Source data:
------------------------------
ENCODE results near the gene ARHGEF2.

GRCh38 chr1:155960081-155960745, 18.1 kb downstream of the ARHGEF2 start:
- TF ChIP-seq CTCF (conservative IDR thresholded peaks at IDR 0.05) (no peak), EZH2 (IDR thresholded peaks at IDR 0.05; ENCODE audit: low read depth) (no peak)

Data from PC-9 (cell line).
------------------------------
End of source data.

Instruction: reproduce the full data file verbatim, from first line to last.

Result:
ENCODE results near the gene ARHGEF2.

GRCh38 chr1:155960081-155960745, 18.1 kb downstream of the ARHGEF2 start:
- TF ChIP-seq CTCF (conservative IDR thresholded peaks at IDR 0.05) (no peak), EZH2 (IDR thresholded peaks at IDR 0.05; ENCODE audit: low read depth) (no peak)

Data from PC-9 (cell line).